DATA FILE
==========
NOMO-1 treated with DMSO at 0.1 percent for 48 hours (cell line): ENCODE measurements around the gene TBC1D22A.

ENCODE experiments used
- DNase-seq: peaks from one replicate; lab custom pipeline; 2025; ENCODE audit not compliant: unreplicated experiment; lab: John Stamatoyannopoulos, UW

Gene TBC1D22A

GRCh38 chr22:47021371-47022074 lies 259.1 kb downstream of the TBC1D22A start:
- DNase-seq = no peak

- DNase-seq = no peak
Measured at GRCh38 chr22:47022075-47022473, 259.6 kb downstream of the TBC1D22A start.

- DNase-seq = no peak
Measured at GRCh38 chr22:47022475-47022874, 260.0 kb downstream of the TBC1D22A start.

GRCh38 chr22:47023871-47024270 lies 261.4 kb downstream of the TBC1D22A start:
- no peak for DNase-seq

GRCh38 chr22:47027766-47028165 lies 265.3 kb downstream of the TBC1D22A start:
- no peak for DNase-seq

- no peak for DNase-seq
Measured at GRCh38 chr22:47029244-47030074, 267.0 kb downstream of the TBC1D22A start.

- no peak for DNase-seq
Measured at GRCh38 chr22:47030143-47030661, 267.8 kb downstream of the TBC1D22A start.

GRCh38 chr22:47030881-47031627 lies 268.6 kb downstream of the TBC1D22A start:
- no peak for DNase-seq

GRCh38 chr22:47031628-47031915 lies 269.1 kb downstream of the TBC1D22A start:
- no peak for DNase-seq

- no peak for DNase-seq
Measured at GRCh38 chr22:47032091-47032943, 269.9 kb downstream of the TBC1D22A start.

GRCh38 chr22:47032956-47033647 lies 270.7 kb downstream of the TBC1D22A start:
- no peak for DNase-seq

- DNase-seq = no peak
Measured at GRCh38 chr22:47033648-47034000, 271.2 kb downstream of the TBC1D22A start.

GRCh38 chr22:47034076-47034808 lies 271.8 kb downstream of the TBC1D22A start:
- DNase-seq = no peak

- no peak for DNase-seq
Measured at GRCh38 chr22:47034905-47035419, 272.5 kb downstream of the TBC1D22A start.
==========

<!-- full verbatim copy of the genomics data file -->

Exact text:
NOMO-1 treated with DMSO at 0.1 percent for 48 hours (cell line): ENCODE measurements around the gene TBC1D22A.

ENCODE experiments used
- DNase-seq: peaks from one replicate; lab custom pipeline; 2025; ENCODE audit not compliant: unreplicated experiment; lab: John Stamatoyannopoulos, UW

Gene TBC1D22A

GRCh38 chr22:47021371-47022074 lies 259.1 kb downstream of the TBC1D22A start:
- DNase-seq = no peak

- DNase-seq = no peak
Measured at GRCh38 chr22:47022075-47022473, 259.6 kb downstream of the TBC1D22A start.

- DNase-seq = no peak
Measured at GRCh38 chr22:47022475-47022874, 260.0 kb downstream of the TBC1D22A start.

GRCh38 chr22:47023871-47024270 lies 261.4 kb downstream of the TBC1D22A start:
- no peak for DNase-seq

GRCh38 chr22:47027766-47028165 lies 265.3 kb downstream of the TBC1D22A start:
- no peak for DNase-seq

- no peak for DNase-seq
Measured at GRCh38 chr22:47029244-47030074, 267.0 kb downstream of the TBC1D22A start.

- no peak for DNase-seq
Measured at GRCh38 chr22:47030143-47030661, 267.8 kb downstream of the TBC1D22A start.

GRCh38 chr22:47030881-47031627 lies 268.6 kb downstream of the TBC1D22A start:
- no peak for DNase-seq

GRCh38 chr22:47031628-47031915 lies 269.1 kb downstream of the TBC1D22A start:
- no peak for DNase-seq

- no peak for DNase-seq
Measured at GRCh38 chr22:47032091-47032943, 269.9 kb downstream of the TBC1D22A start.

GRCh38 chr22:47032956-47033647 lies 270.7 kb downstream of the TBC1D22A start:
- no peak for DNase-seq

- DNase-seq = no peak
Measured at GRCh38 chr22:47033648-47034000, 271.2 kb downstream of the TBC1D22A start.

GRCh38 chr22:47034076-47034808 lies 271.8 kb downstream of the TBC1D22A start:
- DNase-seq = no peak

- no peak for DNase-seq
Measured at GRCh38 chr22:47034905-47035419, 272.5 kb downstream of the TBC1D22A start.